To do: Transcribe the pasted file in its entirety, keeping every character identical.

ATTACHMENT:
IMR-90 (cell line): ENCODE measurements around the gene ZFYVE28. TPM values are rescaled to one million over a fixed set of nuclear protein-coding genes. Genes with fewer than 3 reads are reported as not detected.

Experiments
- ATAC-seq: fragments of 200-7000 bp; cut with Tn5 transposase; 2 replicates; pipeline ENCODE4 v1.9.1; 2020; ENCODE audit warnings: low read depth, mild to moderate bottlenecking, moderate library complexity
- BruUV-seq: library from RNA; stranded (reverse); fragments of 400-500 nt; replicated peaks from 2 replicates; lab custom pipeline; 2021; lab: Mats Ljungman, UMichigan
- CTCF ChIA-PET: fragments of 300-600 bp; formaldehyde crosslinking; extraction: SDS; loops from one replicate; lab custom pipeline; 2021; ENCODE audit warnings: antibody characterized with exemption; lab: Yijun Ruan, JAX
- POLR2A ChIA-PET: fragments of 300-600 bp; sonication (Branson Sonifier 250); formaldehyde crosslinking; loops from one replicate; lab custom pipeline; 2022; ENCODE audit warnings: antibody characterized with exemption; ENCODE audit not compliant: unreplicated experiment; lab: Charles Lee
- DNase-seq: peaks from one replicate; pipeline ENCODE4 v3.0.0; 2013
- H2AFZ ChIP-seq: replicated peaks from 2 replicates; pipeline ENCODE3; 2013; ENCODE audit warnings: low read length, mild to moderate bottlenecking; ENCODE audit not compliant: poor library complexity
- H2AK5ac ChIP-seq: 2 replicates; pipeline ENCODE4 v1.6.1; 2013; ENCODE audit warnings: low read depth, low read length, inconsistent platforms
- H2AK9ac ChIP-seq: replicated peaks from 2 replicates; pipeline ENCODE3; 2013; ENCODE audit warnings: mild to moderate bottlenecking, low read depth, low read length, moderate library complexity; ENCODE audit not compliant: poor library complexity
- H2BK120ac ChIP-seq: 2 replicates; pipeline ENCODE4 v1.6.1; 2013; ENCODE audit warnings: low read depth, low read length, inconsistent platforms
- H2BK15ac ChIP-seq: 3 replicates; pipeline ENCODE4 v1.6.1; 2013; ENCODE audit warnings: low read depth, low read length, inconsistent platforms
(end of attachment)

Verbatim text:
IMR-90 (cell line): ENCODE measurements around the gene ZFYVE28. TPM values are rescaled to one million over a fixed set of nuclear protein-coding genes. Genes with fewer than 3 reads are reported as not detected.

Experiments
- ATAC-seq: fragments of 200-7000 bp; cut with Tn5 transposase; 2 replicates; pipeline ENCODE4 v1.9.1; 2020; ENCODE audit warnings: low read depth, mild to moderate bottlenecking, moderate library complexity
- BruUV-seq: library from RNA; stranded (reverse); fragments of 400-500 nt; replicated peaks from 2 replicates; lab custom pipeline; 2021; lab: Mats Ljungman, UMichigan
- CTCF ChIA-PET: fragments of 300-600 bp; formaldehyde crosslinking; extraction: SDS; loops from one replicate; lab custom pipeline; 2021; ENCODE audit warnings: antibody characterized with exemption; lab: Yijun Ruan, JAX
- POLR2A ChIA-PET: fragments of 300-600 bp; sonication (Branson Sonifier 250); formaldehyde crosslinking; loops from one replicate; lab custom pipeline; 2022; ENCODE audit warnings: antibody characterized with exemption; ENCODE audit not compliant: unreplicated experiment; lab: Charles Lee
- DNase-seq: peaks from one replicate; pipeline ENCODE4 v3.0.0; 2013
- H2AFZ ChIP-seq: replicated peaks from 2 replicates; pipeline ENCODE3; 2013; ENCODE audit warnings: low read length, mild to moderate bottlenecking; ENCODE audit not compliant: poor library complexity
- H2AK5ac ChIP-seq: 2 replicates; pipeline ENCODE4 v1.6.1; 2013; ENCODE audit warnings: low read depth, low read length, inconsistent platforms
- H2AK9ac ChIP-seq: replicated peaks from 2 replicates; pipeline ENCODE3; 2013; ENCODE audit warnings: mild to moderate bottlenecking, low read depth, low read length, moderate library complexity; ENCODE audit not compliant: poor library complexity
- H2BK120ac ChIP-seq: 2 replicates; pipeline ENCODE4 v1.6.1; 2013; ENCODE audit warnings: low read depth, low read length, inconsistent platforms
- H2BK15ac ChIP-seq: 3 replicates; pipeline ENCODE4 v1.6.1; 2013; ENCODE audit warnings: low read depth, low read length, inconsistent platforms